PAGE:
Making Television Is Expensive — But So Is Not Making Television

Time Warner is cutting costs in a scramble to boost profits and justify its rejection of a takeover bid by Rupert Murdoch. But as a $482 million "programming impairment" charge shows, cost cutting can be expensive.

Television is an expensive business, with pricey on-air personalities, armies of well-compensated production staff, and a whole lot of fixers and executives needing their palms well-greased. Making a hit show costs millions per episode.

And it turns out that not making a show comes with eye-watering costs of its own. In its most recent quarter, Time Warner — parent company to CNN, HBO, and more — took a $482 million hit to reflect the cost of abandoning some of its shows, or in the language of its SEC filing today, "programming impairments related to programming that will no longer be aired."

The company has axed "a portfolio of programming that no longer fits the brand direction" of its TNT and TBS networks, said John Martin, CEO of Turner Broadcasting, the Time Warner unit that owns the networks. The shows, Martin said on an earnings call today, "included The Mentalist and a number of shows that we had, historically, with the relationship with Tyler Perry, including House of Payne."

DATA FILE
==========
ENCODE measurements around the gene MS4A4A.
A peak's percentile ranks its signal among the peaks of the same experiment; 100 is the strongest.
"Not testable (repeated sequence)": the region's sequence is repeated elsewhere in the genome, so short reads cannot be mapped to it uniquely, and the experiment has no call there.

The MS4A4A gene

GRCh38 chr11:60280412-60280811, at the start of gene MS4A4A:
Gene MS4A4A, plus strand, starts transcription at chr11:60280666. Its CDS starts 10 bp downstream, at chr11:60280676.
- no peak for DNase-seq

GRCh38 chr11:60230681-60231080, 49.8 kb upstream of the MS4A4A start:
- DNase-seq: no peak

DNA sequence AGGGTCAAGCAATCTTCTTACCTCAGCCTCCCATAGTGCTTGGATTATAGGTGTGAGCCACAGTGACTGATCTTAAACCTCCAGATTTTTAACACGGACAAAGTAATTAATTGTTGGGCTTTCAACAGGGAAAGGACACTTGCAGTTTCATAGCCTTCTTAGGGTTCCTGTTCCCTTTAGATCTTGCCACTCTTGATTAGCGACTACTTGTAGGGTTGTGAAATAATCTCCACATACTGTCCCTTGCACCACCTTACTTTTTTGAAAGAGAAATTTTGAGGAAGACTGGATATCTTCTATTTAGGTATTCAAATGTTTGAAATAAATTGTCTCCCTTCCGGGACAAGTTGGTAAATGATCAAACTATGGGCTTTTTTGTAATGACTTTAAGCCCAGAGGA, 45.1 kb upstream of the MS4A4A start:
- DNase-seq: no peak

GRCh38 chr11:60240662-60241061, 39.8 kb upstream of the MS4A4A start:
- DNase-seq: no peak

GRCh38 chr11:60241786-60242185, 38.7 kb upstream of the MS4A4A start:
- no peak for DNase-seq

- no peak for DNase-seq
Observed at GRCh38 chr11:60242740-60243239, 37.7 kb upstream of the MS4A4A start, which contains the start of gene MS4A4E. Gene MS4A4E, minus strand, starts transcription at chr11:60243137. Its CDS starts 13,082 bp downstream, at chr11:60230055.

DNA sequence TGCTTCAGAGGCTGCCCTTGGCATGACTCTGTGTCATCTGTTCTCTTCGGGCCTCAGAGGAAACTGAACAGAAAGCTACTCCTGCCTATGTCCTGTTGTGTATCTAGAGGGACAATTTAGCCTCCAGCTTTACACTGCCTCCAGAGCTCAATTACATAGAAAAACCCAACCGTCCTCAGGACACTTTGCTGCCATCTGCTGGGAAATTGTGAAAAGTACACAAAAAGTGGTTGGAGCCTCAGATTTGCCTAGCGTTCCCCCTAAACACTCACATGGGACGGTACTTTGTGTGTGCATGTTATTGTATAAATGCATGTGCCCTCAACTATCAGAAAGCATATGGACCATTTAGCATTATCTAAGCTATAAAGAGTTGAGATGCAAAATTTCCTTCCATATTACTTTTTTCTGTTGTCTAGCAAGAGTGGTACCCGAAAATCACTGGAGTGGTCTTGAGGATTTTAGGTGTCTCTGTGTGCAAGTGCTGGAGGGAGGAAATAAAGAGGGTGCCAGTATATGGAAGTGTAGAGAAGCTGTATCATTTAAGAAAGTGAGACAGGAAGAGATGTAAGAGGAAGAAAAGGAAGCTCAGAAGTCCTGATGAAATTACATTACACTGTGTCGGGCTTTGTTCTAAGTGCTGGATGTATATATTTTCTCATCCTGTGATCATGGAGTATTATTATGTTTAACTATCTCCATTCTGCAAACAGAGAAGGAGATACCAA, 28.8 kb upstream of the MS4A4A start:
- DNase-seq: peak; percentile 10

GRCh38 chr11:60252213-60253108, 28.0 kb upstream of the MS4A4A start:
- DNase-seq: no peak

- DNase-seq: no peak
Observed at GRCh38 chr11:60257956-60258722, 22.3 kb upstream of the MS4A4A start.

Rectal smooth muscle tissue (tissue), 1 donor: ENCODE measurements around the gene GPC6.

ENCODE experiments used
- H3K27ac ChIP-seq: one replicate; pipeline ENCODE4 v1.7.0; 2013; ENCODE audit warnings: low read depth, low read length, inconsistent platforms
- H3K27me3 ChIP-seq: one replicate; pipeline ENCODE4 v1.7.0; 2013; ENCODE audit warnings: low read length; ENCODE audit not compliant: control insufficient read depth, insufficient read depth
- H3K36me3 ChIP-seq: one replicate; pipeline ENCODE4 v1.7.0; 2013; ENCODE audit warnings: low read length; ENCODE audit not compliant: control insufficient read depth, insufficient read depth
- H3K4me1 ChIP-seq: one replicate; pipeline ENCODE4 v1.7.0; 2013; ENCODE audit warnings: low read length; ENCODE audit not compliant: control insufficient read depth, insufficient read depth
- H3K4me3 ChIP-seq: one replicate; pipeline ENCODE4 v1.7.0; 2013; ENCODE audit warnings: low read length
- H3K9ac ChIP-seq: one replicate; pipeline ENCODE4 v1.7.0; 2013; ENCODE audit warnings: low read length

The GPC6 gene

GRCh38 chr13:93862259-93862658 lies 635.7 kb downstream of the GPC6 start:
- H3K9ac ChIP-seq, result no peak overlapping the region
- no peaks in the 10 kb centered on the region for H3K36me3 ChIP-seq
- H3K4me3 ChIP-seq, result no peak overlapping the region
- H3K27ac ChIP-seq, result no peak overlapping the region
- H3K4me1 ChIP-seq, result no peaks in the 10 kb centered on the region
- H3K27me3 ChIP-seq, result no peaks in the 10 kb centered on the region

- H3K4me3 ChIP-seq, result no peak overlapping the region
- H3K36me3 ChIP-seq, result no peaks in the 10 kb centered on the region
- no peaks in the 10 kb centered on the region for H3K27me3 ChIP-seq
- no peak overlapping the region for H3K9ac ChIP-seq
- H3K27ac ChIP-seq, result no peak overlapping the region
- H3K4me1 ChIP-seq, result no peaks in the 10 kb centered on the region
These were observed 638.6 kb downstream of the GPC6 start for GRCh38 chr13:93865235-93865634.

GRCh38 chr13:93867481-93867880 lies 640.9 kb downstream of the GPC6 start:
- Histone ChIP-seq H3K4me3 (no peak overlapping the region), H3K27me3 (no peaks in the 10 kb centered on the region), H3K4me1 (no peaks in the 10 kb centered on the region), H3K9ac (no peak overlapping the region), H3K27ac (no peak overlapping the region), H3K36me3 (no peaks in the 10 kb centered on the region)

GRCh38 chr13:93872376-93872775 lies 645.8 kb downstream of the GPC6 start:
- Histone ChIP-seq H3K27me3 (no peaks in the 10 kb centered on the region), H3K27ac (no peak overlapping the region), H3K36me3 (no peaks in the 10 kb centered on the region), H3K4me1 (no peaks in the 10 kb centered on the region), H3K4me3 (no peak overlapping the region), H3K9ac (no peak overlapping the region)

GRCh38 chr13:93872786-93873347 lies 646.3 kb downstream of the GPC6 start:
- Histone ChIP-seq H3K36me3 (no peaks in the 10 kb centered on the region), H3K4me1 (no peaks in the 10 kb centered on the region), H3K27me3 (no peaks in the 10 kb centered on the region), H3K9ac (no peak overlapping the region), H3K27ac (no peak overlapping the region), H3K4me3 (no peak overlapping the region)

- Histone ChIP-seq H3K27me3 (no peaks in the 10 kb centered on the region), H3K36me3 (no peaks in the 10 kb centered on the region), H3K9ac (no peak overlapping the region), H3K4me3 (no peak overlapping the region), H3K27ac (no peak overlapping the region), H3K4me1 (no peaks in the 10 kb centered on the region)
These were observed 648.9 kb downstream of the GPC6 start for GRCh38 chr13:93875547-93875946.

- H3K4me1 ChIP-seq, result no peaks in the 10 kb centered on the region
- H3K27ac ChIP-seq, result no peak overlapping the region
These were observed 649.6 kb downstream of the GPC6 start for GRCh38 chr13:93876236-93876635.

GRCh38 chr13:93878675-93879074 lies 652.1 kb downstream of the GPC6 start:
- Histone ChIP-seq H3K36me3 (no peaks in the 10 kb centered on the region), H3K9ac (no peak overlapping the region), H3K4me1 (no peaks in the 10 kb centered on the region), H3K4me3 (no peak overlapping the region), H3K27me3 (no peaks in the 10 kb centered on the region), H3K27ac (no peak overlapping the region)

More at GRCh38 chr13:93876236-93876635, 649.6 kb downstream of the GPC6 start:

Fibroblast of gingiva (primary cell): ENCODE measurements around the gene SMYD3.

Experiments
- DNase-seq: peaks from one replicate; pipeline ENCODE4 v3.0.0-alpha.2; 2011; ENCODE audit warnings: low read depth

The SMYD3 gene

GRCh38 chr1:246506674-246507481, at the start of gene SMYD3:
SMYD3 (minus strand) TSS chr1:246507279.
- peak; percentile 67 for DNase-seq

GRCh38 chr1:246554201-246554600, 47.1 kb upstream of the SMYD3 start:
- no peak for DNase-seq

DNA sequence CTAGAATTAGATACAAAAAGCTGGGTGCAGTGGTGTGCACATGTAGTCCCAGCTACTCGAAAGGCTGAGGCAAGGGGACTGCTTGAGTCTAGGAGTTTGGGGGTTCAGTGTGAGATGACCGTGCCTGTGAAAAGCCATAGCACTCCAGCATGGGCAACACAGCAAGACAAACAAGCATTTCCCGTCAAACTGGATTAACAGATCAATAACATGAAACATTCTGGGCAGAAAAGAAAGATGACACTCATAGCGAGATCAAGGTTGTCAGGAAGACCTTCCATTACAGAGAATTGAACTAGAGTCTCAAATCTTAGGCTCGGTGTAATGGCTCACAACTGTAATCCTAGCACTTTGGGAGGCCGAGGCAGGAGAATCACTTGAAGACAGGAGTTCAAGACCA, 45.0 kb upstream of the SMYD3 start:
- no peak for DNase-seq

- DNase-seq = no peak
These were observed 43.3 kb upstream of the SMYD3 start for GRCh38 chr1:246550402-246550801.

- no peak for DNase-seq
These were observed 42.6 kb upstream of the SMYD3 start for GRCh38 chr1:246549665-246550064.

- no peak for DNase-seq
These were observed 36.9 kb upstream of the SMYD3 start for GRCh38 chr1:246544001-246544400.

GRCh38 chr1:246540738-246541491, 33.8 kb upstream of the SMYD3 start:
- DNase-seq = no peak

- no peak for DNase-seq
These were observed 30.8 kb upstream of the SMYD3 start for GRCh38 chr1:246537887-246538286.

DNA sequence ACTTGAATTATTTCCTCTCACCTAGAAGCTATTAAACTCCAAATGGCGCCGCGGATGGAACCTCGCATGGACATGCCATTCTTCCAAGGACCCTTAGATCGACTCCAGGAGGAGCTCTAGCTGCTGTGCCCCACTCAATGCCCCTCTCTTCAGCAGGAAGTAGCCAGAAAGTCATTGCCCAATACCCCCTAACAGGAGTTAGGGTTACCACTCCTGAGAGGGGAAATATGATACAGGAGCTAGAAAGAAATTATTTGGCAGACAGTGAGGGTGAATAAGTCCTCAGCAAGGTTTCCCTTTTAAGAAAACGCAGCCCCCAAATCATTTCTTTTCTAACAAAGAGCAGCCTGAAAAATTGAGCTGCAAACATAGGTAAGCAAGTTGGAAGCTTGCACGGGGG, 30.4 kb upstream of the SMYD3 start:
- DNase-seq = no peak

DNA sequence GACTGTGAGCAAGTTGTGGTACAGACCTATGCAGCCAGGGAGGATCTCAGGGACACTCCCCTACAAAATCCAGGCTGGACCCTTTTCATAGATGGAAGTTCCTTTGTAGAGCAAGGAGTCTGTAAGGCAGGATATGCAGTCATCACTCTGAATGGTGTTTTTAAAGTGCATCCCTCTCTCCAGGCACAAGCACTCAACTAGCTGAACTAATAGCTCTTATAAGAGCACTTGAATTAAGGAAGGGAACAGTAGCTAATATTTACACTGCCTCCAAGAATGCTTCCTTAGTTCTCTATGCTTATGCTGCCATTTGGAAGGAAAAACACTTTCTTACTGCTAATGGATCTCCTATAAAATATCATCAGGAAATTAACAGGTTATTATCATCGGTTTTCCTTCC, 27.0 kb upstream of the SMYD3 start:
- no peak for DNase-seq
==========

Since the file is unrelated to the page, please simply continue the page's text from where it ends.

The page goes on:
Tyler Perry's shows weren't the only ones hit, and the overall cost cutting at Turner goes beyond TBS and TNT. According to Capital New York, jobs are being shed at CNN, including the staff of Christiane Amanpour's news show and at the channel's entertainment news team.

Letting loose some shows is part of a wider effort by Time Warner to shape up, as management seek to justify their rejection of an $80 billion takeover offer from Rupert Murdoch's 21st Century Fox this summer. Management said the company would be better going it alone, and quickly announced plans to boost profitability and growth while trimming costs.

Those cost cuts have been most sharply felt at Turner, which said last month it would lay off about 1,500 people, or 10% of its workforce. Today's charges primarily relate to the costs of ditching some of Turner's shows, but not severance costs, the "majority" of which will come in 2015, Chief Financial Officer Howard Averill said on the call.